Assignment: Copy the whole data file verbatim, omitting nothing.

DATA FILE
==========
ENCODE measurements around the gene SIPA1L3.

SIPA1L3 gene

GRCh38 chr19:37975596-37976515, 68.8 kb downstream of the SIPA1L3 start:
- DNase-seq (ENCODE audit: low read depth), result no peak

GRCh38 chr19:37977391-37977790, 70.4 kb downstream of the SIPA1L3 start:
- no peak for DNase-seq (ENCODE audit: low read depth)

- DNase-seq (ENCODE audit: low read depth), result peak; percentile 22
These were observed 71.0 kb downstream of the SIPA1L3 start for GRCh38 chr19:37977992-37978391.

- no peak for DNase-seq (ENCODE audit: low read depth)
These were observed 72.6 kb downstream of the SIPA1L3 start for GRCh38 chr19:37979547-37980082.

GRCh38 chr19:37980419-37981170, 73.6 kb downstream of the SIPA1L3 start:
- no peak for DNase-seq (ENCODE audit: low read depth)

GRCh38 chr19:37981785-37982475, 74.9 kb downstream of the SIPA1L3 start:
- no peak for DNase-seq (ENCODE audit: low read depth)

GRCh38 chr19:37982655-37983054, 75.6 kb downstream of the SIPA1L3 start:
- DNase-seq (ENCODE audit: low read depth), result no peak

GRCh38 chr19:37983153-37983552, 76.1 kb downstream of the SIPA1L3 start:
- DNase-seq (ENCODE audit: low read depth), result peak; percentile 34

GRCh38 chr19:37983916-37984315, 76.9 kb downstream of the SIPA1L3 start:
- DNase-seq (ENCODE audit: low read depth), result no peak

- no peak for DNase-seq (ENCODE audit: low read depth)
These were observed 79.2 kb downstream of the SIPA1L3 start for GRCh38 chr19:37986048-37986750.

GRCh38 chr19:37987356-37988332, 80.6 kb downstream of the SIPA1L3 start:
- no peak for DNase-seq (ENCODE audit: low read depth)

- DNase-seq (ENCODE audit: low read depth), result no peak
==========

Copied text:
ENCODE measurements around the gene SIPA1L3.

SIPA1L3 gene

GRCh38 chr19:37975596-37976515, 68.8 kb downstream of the SIPA1L3 start:
- DNase-seq (ENCODE audit: low read depth), result no peak

GRCh38 chr19:37977391-37977790, 70.4 kb downstream of the SIPA1L3 start:
- no peak for DNase-seq (ENCODE audit: low read depth)

- DNase-seq (ENCODE audit: low read depth), result peak; percentile 22
These were observed 71.0 kb downstream of the SIPA1L3 start for GRCh38 chr19:37977992-37978391.

- no peak for DNase-seq (ENCODE audit: low read depth)
These were observed 72.6 kb downstream of the SIPA1L3 start for GRCh38 chr19:37979547-37980082.

GRCh38 chr19:37980419-37981170, 73.6 kb downstream of the SIPA1L3 start:
- no peak for DNase-seq (ENCODE audit: low read depth)

GRCh38 chr19:37981785-37982475, 74.9 kb downstream of the SIPA1L3 start:
- no peak for DNase-seq (ENCODE audit: low read depth)

GRCh38 chr19:37982655-37983054, 75.6 kb downstream of the SIPA1L3 start:
- DNase-seq (ENCODE audit: low read depth), result no peak

GRCh38 chr19:37983153-37983552, 76.1 kb downstream of the SIPA1L3 start:
- DNase-seq (ENCODE audit: low read depth), result peak; percentile 34

GRCh38 chr19:37983916-37984315, 76.9 kb downstream of the SIPA1L3 start:
- DNase-seq (ENCODE audit: low read depth), result no peak

- no peak for DNase-seq (ENCODE audit: low read depth)
These were observed 79.2 kb downstream of the SIPA1L3 start for GRCh38 chr19:37986048-37986750.

GRCh38 chr19:37987356-37988332, 80.6 kb downstream of the SIPA1L3 start:
- no peak for DNase-seq (ENCODE audit: low read depth)

- DNase-seq (ENCODE audit: low read depth), result no peak